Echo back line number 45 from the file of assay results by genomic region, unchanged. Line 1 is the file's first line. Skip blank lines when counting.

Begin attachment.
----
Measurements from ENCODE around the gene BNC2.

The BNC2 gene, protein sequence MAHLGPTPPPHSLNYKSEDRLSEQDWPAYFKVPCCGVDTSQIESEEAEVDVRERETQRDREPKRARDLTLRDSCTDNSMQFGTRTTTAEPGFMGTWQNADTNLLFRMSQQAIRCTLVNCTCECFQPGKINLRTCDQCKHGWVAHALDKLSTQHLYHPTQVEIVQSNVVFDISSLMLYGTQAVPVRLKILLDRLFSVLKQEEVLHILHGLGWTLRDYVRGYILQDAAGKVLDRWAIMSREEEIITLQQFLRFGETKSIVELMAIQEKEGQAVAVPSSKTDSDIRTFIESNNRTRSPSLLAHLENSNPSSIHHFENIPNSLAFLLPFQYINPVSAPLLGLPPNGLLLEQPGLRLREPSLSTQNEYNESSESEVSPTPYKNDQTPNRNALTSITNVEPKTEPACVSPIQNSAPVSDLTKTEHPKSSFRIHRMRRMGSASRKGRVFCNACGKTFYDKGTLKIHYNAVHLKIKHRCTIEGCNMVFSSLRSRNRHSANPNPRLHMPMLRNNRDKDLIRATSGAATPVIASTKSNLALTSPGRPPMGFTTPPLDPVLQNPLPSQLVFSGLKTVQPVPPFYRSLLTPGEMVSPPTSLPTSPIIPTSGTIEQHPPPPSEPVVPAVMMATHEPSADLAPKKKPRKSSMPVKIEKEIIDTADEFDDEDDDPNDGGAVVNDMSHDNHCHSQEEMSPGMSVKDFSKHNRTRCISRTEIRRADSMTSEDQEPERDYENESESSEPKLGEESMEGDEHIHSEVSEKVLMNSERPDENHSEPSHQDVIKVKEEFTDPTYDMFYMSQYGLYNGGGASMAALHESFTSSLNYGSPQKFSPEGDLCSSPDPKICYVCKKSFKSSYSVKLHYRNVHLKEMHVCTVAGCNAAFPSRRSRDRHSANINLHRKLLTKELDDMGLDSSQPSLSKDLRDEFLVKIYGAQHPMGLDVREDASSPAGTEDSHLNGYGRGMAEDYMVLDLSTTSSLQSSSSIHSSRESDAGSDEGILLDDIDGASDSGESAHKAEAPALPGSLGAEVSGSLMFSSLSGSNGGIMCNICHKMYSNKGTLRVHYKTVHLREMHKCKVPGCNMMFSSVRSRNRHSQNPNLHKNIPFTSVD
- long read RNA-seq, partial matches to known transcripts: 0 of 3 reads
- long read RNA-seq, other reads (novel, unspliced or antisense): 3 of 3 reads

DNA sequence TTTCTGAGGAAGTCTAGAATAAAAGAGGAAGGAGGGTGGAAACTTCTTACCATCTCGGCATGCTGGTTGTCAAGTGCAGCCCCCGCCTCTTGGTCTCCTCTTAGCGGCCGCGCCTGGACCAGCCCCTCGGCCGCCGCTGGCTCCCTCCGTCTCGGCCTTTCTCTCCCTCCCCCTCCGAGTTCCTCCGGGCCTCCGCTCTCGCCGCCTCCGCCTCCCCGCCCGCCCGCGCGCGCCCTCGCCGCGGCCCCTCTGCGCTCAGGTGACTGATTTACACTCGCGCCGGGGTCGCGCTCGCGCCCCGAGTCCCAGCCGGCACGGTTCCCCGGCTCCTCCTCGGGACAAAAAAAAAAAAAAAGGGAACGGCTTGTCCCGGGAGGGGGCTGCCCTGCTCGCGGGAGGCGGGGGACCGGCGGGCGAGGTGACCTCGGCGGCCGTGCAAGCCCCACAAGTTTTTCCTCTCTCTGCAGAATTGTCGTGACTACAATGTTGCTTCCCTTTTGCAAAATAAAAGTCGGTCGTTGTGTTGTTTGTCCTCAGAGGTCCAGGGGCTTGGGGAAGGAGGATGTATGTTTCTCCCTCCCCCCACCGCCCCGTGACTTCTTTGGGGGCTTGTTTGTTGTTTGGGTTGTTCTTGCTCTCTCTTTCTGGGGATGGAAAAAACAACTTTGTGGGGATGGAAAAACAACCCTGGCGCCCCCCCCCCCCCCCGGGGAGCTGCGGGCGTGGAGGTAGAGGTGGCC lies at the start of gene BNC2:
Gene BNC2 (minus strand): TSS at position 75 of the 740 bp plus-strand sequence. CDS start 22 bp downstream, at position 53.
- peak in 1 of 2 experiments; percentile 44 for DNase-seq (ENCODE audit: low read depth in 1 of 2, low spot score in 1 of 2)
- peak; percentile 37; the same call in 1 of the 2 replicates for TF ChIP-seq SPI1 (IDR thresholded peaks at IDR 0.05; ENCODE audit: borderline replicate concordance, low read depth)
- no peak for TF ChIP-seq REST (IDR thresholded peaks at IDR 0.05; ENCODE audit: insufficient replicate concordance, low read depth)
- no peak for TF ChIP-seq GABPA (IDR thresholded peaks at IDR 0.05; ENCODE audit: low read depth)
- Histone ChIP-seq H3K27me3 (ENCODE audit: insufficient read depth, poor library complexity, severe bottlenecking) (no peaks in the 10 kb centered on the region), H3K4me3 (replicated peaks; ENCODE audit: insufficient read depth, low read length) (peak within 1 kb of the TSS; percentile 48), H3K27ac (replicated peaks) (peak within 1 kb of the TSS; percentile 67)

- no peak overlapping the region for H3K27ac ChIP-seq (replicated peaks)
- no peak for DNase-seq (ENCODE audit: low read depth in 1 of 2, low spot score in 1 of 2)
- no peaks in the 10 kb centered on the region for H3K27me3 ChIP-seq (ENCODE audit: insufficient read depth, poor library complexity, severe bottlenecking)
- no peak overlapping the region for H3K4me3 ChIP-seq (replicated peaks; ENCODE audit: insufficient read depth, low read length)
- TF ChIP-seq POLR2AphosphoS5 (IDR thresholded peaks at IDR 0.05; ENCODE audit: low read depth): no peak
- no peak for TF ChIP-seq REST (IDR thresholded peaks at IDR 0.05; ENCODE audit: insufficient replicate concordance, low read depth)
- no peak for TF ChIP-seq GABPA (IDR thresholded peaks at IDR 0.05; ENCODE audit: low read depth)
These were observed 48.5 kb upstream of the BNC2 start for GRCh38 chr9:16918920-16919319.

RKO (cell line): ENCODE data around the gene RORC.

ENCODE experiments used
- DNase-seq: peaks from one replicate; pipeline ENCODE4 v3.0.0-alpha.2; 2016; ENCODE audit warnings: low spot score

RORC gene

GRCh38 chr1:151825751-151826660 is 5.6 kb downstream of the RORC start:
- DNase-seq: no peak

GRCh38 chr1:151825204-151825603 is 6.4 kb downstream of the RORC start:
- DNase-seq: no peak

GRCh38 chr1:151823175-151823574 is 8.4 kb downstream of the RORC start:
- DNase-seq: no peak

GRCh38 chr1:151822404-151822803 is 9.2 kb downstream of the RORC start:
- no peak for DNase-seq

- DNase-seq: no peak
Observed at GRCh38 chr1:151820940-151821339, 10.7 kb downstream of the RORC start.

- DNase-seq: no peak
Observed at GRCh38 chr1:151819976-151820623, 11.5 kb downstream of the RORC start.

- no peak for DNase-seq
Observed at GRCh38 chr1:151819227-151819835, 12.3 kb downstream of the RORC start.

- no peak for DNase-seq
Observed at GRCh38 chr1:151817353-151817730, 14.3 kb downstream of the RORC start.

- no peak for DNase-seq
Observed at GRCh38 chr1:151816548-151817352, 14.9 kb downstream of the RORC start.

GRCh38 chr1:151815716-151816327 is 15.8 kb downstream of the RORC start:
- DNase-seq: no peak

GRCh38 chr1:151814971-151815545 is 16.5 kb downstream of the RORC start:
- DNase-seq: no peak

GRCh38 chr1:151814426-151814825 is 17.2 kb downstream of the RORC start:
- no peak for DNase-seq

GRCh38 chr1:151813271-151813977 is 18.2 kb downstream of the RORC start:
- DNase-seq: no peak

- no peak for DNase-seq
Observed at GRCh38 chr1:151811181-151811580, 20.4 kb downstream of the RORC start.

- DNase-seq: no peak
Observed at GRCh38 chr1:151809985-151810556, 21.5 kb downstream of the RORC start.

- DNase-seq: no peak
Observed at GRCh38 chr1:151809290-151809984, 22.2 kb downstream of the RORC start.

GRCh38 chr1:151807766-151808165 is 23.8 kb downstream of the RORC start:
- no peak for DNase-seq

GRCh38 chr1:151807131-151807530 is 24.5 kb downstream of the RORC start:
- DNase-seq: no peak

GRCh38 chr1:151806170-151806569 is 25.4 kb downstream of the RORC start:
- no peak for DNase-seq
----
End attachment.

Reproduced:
- DNase-seq: no peak